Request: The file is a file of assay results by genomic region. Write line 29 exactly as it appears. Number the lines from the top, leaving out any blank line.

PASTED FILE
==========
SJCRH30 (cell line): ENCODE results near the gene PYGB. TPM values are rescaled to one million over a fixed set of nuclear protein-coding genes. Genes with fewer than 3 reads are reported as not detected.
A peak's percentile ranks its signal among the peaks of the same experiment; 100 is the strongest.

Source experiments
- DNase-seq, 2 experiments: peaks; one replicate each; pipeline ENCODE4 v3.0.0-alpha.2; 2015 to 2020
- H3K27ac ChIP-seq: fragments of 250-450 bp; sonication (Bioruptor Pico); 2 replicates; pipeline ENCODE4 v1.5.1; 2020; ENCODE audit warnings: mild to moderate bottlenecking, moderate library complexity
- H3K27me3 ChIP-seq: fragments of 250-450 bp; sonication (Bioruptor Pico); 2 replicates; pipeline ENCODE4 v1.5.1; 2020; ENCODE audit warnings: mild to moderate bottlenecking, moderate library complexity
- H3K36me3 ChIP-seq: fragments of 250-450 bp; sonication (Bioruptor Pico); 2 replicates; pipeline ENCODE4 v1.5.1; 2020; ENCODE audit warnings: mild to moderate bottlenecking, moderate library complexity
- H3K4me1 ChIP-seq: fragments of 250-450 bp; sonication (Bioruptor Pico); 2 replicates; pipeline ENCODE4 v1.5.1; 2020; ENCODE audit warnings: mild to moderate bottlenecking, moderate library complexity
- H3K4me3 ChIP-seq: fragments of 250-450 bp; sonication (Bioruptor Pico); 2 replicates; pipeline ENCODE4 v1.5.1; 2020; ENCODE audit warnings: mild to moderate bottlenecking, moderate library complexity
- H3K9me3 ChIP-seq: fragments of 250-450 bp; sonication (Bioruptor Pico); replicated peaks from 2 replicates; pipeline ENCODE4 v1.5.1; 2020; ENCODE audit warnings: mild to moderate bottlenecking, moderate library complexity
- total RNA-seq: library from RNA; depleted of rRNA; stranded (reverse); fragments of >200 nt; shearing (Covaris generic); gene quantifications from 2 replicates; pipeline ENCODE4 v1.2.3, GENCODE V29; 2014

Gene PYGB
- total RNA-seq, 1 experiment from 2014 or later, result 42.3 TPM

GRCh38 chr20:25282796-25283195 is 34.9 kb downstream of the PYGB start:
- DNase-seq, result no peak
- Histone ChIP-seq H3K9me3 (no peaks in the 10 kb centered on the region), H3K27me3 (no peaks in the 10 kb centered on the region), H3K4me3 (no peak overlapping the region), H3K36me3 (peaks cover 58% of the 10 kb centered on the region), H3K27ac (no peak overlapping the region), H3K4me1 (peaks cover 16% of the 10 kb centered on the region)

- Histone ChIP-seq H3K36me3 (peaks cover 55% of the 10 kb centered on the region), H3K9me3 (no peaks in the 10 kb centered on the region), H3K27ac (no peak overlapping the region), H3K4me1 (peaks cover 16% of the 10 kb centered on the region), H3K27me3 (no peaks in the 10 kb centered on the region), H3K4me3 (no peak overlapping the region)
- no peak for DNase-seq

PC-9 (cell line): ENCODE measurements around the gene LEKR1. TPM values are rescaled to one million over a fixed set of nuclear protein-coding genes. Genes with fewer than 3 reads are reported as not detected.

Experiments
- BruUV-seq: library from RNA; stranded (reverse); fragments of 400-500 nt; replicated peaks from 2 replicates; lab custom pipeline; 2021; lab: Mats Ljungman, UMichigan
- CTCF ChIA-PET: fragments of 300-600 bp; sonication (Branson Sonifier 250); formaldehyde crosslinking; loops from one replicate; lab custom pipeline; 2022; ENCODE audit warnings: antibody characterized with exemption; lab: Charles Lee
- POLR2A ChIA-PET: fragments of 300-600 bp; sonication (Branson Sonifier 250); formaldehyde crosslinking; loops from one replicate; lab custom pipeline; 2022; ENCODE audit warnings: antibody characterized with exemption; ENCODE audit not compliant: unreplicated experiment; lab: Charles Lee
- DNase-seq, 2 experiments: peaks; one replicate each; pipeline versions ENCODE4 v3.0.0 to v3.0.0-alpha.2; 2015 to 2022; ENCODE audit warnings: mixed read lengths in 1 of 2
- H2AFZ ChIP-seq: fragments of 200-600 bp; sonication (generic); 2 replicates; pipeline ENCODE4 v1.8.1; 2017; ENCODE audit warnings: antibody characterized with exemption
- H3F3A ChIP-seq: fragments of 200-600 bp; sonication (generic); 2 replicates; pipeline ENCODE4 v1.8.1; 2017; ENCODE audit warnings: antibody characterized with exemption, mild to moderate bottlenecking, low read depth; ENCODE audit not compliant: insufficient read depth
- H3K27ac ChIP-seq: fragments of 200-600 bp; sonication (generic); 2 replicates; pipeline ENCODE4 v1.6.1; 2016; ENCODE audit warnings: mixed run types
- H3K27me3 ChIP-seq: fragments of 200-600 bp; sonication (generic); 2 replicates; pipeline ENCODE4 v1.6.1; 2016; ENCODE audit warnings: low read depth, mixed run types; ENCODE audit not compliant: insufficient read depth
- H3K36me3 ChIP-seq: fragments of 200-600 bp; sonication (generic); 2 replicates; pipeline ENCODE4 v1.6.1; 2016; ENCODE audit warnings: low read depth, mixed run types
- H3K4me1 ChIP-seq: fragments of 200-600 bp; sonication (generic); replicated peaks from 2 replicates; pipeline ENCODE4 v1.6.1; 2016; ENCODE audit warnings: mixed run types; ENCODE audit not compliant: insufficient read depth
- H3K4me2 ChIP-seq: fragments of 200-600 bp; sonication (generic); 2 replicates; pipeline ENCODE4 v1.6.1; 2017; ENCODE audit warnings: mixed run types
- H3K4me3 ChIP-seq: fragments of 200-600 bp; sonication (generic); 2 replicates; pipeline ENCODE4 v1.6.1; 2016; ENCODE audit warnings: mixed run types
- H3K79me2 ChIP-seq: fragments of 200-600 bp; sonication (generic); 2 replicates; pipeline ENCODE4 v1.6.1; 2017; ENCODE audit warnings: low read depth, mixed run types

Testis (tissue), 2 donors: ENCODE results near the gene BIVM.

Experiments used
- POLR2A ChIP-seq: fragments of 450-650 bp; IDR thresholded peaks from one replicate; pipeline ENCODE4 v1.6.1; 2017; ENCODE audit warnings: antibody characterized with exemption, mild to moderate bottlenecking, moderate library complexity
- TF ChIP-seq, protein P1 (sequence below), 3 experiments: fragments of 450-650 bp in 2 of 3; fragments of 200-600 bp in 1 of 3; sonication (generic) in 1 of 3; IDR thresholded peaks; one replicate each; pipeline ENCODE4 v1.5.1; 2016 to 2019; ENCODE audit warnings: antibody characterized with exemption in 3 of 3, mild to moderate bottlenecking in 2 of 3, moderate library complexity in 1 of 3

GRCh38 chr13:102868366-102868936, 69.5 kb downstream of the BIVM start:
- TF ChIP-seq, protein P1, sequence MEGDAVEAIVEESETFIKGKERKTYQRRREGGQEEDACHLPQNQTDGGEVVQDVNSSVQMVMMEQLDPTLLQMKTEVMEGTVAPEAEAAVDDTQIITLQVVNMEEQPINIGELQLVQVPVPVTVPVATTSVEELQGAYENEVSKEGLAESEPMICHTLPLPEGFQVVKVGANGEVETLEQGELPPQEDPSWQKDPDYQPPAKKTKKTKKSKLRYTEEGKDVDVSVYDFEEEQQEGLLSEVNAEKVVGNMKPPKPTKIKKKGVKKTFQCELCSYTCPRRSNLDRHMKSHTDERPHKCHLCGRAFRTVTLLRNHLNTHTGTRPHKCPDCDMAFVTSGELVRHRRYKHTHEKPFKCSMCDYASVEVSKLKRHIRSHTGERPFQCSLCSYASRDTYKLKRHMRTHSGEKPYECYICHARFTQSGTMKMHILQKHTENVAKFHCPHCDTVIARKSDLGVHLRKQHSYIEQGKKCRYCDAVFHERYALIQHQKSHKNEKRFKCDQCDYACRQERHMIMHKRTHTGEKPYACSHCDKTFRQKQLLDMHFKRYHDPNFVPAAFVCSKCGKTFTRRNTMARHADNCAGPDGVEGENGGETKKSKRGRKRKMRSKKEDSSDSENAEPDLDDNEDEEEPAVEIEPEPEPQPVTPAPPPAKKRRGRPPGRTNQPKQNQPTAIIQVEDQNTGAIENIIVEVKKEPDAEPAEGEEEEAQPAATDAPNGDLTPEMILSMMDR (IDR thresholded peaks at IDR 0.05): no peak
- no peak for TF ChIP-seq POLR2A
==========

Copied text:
- H3K36me3 ChIP-seq: fragments of 200-600 bp; sonication (generic); 2 replicates; pipeline ENCODE4 v1.6.1; 2016; ENCODE audit warnings: low read depth, mixed run types